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Discussion Starter #1
I'm by heritage Chinese (well, more precisely, Cantonese), but I love all things Russian. It used to be Germans and Austrians, but lately I noticed that most of my favorite composers are Russian, and my favorite novelists are also Russian. Russian history also fascinates me, and one of my most immediate goals is to visit St. Petersburg and take lots of courses in Russian lit. I don't know where it comes from.
 
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Foreign cultures fascinate me, always have, but I wouldn't say there's just one overriding culture I'm most interested in. At various points I've been more into some than others. For instance, during early high school I listened to extreme metal a bit, so Northern European countries were definitely there. A few years ago I joined a forum designed for Asian-Americans, and learned a bit of Hmong, Loatian, Thai, and Chinese culture. And right now, I'm learning more about ancient Rome, Persia, and India than I ever have. Before that, it was the Islamic Golden Age, since it ties into my study of Arabic.

Medieval Europe, especially England and France, has always been constant. Right now I read things that make me think, "Gross. They did that?" but when I was younger you could not get me to stop thinking of knights or castles. A shame more Americans don't take toward learning about the world outside their bubble; I think it makes you more well-rounded and prepared to communicate with foreigners, or the other billions who share this planet. I've made many friends online just inquiring on a specific practice, or greeting them in a phrase from their language.
 
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I've always been fond of Ancient Egypt.
I'm part Cuban/ Catalunyian and I am the only member of the family who has bothered to study the culture.
 

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I've always loved studying and experiencing other cultures. (I'm even majoring in International Studies :) )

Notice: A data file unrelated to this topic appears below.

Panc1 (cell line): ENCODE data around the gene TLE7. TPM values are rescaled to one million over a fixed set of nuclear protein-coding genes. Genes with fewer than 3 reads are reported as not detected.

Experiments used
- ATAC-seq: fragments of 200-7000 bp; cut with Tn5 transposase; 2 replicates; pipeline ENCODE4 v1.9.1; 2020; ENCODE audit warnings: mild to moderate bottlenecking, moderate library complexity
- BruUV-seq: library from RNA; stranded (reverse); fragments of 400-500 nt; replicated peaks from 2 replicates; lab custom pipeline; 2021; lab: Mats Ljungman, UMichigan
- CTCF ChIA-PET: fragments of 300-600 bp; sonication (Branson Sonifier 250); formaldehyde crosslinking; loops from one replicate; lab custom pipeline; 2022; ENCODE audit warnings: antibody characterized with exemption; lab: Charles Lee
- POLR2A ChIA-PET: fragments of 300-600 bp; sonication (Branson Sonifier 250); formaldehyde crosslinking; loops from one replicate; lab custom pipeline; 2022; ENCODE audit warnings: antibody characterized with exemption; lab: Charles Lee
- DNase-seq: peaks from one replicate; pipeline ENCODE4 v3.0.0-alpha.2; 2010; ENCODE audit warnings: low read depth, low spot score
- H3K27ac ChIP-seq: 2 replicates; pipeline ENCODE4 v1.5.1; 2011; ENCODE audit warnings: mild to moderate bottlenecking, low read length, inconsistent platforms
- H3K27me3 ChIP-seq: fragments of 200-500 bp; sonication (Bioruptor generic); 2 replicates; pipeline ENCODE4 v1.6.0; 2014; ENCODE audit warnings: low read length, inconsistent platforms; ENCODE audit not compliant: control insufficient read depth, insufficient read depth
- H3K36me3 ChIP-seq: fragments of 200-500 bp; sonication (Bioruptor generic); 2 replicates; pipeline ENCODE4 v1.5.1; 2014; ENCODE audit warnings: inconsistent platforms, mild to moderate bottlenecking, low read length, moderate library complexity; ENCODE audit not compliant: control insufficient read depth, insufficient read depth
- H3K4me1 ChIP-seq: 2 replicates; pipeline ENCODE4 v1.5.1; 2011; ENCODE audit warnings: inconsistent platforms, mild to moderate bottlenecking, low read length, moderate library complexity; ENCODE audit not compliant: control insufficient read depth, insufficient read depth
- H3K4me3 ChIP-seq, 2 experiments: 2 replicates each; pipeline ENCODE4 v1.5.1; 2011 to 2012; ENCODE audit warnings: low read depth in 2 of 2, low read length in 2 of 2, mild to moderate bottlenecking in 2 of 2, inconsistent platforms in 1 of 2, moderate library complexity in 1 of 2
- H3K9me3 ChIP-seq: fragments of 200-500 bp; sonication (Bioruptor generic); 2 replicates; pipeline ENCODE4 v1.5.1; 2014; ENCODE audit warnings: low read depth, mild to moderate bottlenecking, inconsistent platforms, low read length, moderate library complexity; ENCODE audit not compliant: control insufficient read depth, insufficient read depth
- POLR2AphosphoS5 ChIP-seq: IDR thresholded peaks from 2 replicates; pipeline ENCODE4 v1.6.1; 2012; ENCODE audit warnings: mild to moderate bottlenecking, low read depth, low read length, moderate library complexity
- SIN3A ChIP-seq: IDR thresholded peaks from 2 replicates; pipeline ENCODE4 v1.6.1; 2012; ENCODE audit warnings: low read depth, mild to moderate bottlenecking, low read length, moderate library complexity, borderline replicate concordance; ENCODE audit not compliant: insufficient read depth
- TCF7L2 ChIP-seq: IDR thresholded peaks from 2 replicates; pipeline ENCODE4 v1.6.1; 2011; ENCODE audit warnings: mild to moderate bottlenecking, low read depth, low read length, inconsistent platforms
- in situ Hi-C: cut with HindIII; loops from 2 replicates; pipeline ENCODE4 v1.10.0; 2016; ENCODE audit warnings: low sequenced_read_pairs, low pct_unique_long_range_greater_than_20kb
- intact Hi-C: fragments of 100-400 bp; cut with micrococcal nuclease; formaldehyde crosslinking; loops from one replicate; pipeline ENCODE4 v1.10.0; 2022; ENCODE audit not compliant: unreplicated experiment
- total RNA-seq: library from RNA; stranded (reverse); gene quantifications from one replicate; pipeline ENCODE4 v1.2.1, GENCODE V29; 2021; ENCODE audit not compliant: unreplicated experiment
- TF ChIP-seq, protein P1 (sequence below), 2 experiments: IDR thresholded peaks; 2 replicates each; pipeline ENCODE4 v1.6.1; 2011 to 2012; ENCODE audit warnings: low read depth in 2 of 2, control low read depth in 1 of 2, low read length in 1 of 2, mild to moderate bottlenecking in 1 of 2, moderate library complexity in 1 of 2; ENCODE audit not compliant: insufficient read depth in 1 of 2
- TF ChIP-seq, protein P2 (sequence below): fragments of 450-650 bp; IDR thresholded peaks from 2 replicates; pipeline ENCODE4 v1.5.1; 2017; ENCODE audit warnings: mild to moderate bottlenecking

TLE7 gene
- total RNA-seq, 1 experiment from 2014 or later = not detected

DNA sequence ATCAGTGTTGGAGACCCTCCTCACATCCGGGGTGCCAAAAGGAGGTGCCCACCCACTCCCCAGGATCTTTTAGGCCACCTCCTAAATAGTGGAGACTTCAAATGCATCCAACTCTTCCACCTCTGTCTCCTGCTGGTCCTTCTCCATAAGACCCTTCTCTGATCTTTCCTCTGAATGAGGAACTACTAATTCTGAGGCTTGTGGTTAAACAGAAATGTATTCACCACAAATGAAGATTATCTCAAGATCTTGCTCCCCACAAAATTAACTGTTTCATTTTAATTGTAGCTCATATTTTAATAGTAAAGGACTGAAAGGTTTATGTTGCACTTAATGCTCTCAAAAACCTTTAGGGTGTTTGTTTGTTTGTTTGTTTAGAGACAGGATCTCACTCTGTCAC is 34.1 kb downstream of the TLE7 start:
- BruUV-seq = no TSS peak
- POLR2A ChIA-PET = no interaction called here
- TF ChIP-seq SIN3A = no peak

A lot of it started when I was kid. During the summer, I would check out books about other countries from the library and read them all summer. Since then, I've always had my sight set on living/going abroad. I'm kind of obsessed with Switzerland because my ancestors were Swiss.
I'll be studying abroad in England next year and I can't wait. I just love talking with foreigners and learning more about their cultures.
 

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Well, I am a Filipino and I am interested with European stuff especially English, Irish, Spanish and Greek culture. I'm pretty much obsessed with their histories.
 

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I like Japanese stuff. Except, technically, most of the stuff out of Japan that I like isn't really Japanese, like... well, anime, manga, samurais and ninjas, kanji, zen-Buddhism...

I like the French a lot, and England, and the Roman Empire, and the ancient Greeks a lot.
 

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My family and I all immigrated from Italy when I was a baby and I have always been very interested in Italian culture and language. Even though I have no recollection of the country at all, I have always felt more drawn to it than to American culture, and actually even prefer speaking Italian over English. I love European cultures in general and find them really interesting, especially Italy and Greece.
 

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Of coarse. I can't really narrow it down since about every culture has something unique and interesting about it, but If I had to choose it would probably be Japanese .
 

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Discussion Starter #9
Although I was born and raised in China, my parents were constantly not home and I was educated in an American school. But as much as I try, I cannot build an identity around either Chinese or American culture, which is why I think I'm so attached to a foreign culture that I probably idealize because it superficially suits my personality, not to mention I find, especially now that I'm in America, I find a cultural vacuum here. Maybe it's because America is a melting, and it's such a new country that a distinct national identity just doesn't really develop. As a third culture kid, however, I don't think I will ever feel comfortable in any culture.
 

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Nope. XD

For me it's hard to define what's 'foreign' because my ethnicity is, by the various definitions I can think of, all over the place.
 

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@Persephone I agree about America, I feel like there isn't really a definitive culture here. Whenever I go back to Italy I feel so immersed in culture, but here in America there's...nothing. I feel like just the "culture" itself is to become immersed in another country's culture and find other people who think similarly, and sub-cultures form.
 
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